People love to say “trickle down economics” doesn’t work, but I would submit those people don’t understand the premise.
It’s not even a question of whether or not it works. “Trickle down economics” is just nature.
What “trickle down economics” posits is that for every action, there is a reaction that ripples through the economy.
For example, the more money that people spend, the more money moving through our economy. And the more money moving through our economy means more people are touched in a positive way.
Whether they intended to or not, Quicken Loans’ new Super Bowl ad for Rocket Mortgage explains the essence of “trickle down economics.”
This ad has been criticized because some claims it describes the 2008 meltdown. But even in 2008, it was the actions of government and industry that led to the reactions that created the crash. (And as an aside, this product is not suggesting that now a teenager can download the app and start getting mortgages. One still has to qualify.)
What detractors of “trickle down economics” usually don’t realize is that sometimes people are negatively affected. It’s not all positive. In fact, when it’s negative, it’s still “trickle down” working.
For instance, if people stop spending money and start saving because they’re worried about the economy, that means less money circulation, which means less buying, which means less need for production or services, which means less need for employees. That is also “trickle down.”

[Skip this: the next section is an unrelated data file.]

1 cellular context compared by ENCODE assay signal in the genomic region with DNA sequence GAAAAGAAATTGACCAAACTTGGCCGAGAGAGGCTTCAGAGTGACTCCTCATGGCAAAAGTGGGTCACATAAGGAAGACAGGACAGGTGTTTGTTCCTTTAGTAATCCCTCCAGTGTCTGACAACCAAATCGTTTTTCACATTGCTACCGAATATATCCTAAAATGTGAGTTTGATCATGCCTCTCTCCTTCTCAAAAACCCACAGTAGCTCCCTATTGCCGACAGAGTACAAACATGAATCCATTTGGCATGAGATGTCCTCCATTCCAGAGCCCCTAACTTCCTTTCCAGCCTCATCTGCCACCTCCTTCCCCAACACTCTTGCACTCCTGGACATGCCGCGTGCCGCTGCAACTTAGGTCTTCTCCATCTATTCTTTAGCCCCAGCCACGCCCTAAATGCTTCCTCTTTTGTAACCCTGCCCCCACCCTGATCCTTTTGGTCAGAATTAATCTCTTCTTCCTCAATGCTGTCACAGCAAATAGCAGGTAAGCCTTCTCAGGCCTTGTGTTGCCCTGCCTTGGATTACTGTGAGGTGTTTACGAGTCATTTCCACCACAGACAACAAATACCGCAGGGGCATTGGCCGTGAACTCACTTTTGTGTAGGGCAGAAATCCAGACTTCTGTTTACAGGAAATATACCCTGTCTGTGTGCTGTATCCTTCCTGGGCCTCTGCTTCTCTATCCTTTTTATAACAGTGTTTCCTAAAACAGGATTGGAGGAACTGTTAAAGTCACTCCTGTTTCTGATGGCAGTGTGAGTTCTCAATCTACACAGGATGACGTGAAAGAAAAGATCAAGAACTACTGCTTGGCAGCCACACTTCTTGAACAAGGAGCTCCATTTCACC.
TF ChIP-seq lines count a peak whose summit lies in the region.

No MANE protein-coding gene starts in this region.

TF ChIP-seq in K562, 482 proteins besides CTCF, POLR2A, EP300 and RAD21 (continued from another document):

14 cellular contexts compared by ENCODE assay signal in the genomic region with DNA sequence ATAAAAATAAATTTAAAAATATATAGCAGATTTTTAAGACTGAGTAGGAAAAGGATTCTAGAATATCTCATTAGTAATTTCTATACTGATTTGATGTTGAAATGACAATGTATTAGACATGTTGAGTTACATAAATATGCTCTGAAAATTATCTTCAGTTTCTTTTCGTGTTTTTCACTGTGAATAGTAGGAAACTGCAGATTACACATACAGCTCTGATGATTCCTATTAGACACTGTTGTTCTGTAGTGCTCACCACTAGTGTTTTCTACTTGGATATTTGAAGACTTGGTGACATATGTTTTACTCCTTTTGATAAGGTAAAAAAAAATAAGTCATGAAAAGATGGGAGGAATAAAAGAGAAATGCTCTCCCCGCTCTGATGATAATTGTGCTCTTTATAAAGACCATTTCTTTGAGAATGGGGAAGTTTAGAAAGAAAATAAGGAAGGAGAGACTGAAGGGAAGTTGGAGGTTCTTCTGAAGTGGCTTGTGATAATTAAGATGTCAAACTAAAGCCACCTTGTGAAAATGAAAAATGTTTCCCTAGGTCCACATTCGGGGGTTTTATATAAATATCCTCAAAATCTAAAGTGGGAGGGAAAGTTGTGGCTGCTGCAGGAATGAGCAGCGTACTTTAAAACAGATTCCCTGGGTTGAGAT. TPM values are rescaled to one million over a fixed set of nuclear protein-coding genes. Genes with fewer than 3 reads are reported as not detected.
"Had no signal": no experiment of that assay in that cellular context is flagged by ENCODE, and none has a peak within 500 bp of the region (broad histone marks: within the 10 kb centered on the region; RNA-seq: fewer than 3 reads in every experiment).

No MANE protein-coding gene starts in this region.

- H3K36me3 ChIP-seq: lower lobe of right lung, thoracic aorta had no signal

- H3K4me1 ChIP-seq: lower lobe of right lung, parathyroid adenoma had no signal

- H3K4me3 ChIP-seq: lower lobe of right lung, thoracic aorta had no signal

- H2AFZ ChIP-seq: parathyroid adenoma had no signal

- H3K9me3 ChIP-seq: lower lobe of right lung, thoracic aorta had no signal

The fact is, you can’t avoid it because it is essentially holistic science. The best you can do is understand that it exists and how to create economic conditions that get the most out of it.
Another example is a business tax. I recently read someone who said there’s no such thing as a business tax. What he meant was that any burden you place on a business will simply get passed on to the consumer. So a business tax becomes a consumer tax.
Raise the minimum wage, and a business will shrink its workforce and raise its prices. Raise a business tax, and the business will shrink its workforce and raise its prices.
Lower or remove the minimum wage, and a business can lower prices and increase its workforce. It’s all simple math, but math that I’m afraid too many voters don’t understand.